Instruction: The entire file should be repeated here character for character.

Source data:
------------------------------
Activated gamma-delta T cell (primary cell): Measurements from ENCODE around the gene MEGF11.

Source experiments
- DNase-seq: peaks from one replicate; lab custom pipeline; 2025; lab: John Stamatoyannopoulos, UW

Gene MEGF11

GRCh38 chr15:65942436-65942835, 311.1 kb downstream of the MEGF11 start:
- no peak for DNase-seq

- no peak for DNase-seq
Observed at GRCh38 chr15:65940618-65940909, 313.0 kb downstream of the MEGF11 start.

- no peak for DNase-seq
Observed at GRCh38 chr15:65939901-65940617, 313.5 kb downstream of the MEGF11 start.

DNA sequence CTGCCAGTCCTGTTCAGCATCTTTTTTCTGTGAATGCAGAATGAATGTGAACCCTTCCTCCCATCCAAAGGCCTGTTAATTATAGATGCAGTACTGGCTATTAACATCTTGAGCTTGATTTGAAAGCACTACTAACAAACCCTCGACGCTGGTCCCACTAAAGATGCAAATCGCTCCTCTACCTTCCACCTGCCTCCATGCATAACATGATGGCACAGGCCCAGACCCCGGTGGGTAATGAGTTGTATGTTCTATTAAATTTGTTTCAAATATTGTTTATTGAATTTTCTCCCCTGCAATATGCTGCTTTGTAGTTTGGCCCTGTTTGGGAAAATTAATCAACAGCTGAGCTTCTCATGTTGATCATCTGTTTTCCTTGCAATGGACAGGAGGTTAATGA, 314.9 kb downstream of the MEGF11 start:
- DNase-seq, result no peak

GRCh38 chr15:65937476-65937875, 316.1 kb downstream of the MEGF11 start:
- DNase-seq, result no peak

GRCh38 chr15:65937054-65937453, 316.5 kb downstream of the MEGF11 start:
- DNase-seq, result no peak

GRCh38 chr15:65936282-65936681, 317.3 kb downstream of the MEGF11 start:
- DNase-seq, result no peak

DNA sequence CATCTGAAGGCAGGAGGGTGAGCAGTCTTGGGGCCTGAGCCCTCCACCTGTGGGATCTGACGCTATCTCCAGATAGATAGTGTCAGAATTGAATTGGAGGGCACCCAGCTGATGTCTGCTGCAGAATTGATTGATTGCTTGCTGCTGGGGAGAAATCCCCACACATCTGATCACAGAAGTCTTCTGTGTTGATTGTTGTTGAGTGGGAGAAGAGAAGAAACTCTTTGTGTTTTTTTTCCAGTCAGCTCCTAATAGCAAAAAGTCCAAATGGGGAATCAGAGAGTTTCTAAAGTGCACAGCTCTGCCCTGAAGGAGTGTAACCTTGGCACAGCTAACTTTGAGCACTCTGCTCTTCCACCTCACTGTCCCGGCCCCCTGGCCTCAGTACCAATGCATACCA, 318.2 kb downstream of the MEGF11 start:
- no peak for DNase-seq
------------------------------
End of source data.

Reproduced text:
Activated gamma-delta T cell (primary cell): Measurements from ENCODE around the gene MEGF11.

Source experiments
- DNase-seq: peaks from one replicate; lab custom pipeline; 2025; lab: John Stamatoyannopoulos, UW

Gene MEGF11

GRCh38 chr15:65942436-65942835, 311.1 kb downstream of the MEGF11 start:
- no peak for DNase-seq

- no peak for DNase-seq
Observed at GRCh38 chr15:65940618-65940909, 313.0 kb downstream of the MEGF11 start.

- no peak for DNase-seq
Observed at GRCh38 chr15:65939901-65940617, 313.5 kb downstream of the MEGF11 start.

DNA sequence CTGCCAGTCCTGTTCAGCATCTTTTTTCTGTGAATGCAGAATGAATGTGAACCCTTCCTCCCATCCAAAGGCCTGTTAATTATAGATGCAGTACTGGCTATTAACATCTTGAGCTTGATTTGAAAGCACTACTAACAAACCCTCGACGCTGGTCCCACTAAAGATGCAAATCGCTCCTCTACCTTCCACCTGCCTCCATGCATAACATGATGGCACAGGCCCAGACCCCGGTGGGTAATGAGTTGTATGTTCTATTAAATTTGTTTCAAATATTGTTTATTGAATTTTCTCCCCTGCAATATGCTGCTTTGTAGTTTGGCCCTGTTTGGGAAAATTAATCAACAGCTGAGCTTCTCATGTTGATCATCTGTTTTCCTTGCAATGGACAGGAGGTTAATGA, 314.9 kb downstream of the MEGF11 start:
- DNase-seq, result no peak

GRCh38 chr15:65937476-65937875, 316.1 kb downstream of the MEGF11 start:
- DNase-seq, result no peak

GRCh38 chr15:65937054-65937453, 316.5 kb downstream of the MEGF11 start:
- DNase-seq, result no peak

GRCh38 chr15:65936282-65936681, 317.3 kb downstream of the MEGF11 start:
- DNase-seq, result no peak

DNA sequence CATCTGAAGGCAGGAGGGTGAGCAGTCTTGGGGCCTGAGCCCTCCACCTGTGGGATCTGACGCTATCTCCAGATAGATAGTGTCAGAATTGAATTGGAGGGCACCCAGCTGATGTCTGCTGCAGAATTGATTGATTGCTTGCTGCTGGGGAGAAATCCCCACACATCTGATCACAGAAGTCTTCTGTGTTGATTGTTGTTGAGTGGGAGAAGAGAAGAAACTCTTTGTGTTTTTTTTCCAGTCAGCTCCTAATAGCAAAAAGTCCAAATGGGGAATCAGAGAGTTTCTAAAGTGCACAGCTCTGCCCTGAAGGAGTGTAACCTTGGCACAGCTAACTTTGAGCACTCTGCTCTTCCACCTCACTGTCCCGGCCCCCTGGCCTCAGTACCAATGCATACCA, 318.2 kb downstream of the MEGF11 start:
- no peak for DNase-seq